The 3D microenvironment is required to facilitate cell development and maturation. The DFs and KCs easily isolated from any healthy skin biopsies samples using the standard operative procedure. Skin tissue promotes oxygen transportations and nutrients to all surrounding tissue; it is critical for developing a new tissue/organ with a vascularized structure. Fortunately, 3D-bioprinting opens up new possibilities for constructing adaptable skin models with vascularization and complex macrostructures [37]. Some researchers are susceptible to using in situ skin bioprinting against in vitro bioprinting due to several limitations during the handling and implantation procedure. An in vitro skin bioprinting study discovered that certain reconstructed 3D-skin models exhibited significant fragile micro and macro-structures. This may result in structural impairments such as swelling, contraction, or distortion upon transplantation. Furthermore, in vitro bioprinting is subject to a significant risk of contamination during transportation and manual implantation [38].

3.2. In Situ Skin 3D-Bioprinting

To date, significant progress in tissue engineering has been proved by introducing in situ bioprinting technique. The basic principle for in situ bioprinting is performing a bioprinting method of pre-cultured cells directly onto the skin injury site and allowing for skin maturation at the wound area [35]. The in situ bioprinting approach provides a novel delivery bioinks approach for cell deposition at the injury site. Figure 6 shows the deposition of bioinks in a mouse wound by using the inkjet-based bioprinting technique. In situ bioprinting of the skin construct directly on the wound site is dependent on the patient’s body acting as a “bioreactor” for the functional maturation of the bioprinted tissue [39]. However, the wounds were scanned first to get accurate information on the wound topography, which was then used to direct the printing head to deposit the bioinks onto the injury site [40].
Figure 6. In situ bioprinting for the wound by using inkjet-based bioprinting technique.
Overall, the laser wound scanner aids in the creation of a precise shape/map of the lost skin, and the bioinks will be printed out to this region [35]. The major advantage of the in situ bioprinting technique is that it facilitates the removal of artificial microenvironment formation, which is essential in newly formed tissue. In situ bioprinting approach provide rapid coverage towards the larger wound area [39].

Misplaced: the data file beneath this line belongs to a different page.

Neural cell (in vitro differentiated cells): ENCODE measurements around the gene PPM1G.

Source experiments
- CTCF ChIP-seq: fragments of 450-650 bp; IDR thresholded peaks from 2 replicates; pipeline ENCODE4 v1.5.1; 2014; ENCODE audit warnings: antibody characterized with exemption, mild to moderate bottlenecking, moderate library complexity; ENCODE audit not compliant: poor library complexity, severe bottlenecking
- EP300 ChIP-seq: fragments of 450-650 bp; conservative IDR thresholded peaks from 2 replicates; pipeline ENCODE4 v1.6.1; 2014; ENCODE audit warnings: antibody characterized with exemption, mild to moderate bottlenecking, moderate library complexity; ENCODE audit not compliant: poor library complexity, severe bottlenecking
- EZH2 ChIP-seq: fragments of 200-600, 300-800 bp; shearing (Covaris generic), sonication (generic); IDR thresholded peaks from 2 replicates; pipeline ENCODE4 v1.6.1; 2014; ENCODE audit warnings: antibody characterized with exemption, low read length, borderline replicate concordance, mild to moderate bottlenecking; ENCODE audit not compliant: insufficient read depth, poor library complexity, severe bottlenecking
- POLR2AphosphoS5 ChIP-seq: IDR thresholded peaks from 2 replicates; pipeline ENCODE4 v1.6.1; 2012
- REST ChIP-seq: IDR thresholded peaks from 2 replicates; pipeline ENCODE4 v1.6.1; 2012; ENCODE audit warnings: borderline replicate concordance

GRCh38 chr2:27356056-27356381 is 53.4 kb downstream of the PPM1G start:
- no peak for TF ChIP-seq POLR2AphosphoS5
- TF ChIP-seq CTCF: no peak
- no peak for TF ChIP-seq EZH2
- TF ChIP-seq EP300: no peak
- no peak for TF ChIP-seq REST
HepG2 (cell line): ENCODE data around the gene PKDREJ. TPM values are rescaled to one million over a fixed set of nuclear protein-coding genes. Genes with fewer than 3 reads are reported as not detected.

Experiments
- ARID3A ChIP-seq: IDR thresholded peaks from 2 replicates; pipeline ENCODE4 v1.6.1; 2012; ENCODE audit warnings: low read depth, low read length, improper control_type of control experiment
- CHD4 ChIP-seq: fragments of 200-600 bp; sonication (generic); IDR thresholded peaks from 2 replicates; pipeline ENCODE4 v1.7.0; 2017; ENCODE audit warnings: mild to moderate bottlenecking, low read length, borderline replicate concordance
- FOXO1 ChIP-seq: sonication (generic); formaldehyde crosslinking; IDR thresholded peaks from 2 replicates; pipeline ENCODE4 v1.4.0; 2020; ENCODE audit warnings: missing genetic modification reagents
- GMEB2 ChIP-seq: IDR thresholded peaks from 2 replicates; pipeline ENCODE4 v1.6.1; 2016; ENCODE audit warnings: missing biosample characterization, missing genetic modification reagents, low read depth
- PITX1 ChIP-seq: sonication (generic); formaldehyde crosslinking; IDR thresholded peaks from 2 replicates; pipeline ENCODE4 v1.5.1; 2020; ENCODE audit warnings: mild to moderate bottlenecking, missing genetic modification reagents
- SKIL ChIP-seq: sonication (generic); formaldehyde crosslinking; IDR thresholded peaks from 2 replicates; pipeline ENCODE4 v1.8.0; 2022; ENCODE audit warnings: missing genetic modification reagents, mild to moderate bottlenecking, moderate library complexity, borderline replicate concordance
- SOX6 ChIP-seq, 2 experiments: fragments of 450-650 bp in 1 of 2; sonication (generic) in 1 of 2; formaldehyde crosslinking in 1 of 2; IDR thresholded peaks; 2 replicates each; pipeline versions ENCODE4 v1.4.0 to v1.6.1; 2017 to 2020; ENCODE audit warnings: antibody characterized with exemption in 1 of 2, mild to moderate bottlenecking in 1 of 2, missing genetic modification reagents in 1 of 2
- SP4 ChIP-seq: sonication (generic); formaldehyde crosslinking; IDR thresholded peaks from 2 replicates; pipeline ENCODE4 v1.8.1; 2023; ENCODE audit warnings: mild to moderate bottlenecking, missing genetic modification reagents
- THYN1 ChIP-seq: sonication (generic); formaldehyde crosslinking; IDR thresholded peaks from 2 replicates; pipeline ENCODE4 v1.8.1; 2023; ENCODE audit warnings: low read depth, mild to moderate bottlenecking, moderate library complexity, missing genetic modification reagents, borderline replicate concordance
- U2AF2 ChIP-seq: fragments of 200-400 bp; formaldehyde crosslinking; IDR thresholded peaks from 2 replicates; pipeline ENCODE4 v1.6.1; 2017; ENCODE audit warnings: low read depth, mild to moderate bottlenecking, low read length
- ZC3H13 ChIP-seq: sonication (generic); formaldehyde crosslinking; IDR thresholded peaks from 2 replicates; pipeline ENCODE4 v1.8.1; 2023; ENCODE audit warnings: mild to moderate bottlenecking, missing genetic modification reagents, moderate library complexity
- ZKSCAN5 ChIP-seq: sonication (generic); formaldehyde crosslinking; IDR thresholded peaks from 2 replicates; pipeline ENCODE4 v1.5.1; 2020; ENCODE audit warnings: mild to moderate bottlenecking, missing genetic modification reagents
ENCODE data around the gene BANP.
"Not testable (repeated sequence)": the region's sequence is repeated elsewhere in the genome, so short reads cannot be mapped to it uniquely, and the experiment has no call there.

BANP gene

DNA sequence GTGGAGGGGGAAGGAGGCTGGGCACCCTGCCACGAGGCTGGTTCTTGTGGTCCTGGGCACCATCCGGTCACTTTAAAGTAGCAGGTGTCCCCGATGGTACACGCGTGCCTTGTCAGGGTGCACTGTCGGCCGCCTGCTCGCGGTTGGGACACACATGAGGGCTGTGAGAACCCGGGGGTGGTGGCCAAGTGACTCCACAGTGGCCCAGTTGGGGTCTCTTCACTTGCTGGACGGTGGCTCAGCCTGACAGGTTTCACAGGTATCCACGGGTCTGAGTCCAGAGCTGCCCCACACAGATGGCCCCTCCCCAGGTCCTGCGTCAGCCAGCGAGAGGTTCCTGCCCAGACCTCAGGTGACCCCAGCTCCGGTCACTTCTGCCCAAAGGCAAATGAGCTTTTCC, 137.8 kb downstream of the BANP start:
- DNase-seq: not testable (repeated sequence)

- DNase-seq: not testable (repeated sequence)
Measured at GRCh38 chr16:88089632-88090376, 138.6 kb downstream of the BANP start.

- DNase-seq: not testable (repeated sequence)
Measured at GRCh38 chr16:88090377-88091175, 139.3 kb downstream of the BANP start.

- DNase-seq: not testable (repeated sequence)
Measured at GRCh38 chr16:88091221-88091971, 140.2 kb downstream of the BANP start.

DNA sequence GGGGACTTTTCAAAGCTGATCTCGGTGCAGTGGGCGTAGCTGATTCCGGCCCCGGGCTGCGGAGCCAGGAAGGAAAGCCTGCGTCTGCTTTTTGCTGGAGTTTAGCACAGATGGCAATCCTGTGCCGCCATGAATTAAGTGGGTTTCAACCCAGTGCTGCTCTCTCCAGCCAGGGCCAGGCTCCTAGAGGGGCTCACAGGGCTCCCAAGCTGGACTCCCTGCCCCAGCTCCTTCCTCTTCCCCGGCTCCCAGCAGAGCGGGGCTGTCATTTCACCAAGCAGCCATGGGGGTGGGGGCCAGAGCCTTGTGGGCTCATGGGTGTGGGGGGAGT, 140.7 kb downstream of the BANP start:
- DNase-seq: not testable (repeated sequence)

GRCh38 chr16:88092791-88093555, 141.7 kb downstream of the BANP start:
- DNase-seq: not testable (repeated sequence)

4. Natural Biomaterials

A desirable property of bioinks should enhance the physicochemical properties, including the rheological, mechanical, chemical, and biological properties of the fabricated scaffold to mimic the native tissues. A hydrogel that resembles the composition of the ECM has received much attention. Natural-based bioinks have become the most favored bioinks for tissue engineering applications due to their non-immunogenic, biocompatibility, biodegradability, and hydrophilicity properties [41]. Table 1 summarizes the comparison of the biomaterial properties. On the other hand, synthetic-based bioinks provide better opportunities for tissue/organs construction [42]. The optimization of the bioinks should lead to an acceptable level of cellular activities, including cell migration, cell proliferation, cell viability, protein/gene expression, as in Figure 7.
Figure 7. Cellular activities that the bioinks can influence.
Table 1. Properties of natural-based bioinks.

Type of Bioinks





Majority composed of ECM

dECM-based bioinks have viscoelastic behavior and rheological properties of dECMs, including shear viscosity and shear modulus that can preserve cells during printing. Besides, it is a biodegradable and low cytotoxicity biomaterials.



Bovine, porcine, murine, and marine

Low viscosity, high shear stress, low viscosity, and weak mechanical strength.



Bovine, porcine

Has controllable mechanical properties depending on the concentrations, temperature-dependent, reversible state from solid to gel, and its challenging to optimize the temperature and its viscosity




has high shear-thinning properties and a faster polymerization time after printing. However, alginate do not have cell adhesion sites



Plant or bacterial ECM

Naturally occurring, biocompatible, biodegradable, and abundant biopolymer, high solubility in water and numerous carboxyl groups



Silkworms and spiders

low concentration and viscosity, slow biodegradation rate



Plasma protein

Biocompatibility, biodegradability, adjustable mechanical properties, nanofibrous structural characteristics, and low viscosity properties




Biocompatibility, antibacterial properties, thermosensitive, and low mechanical strength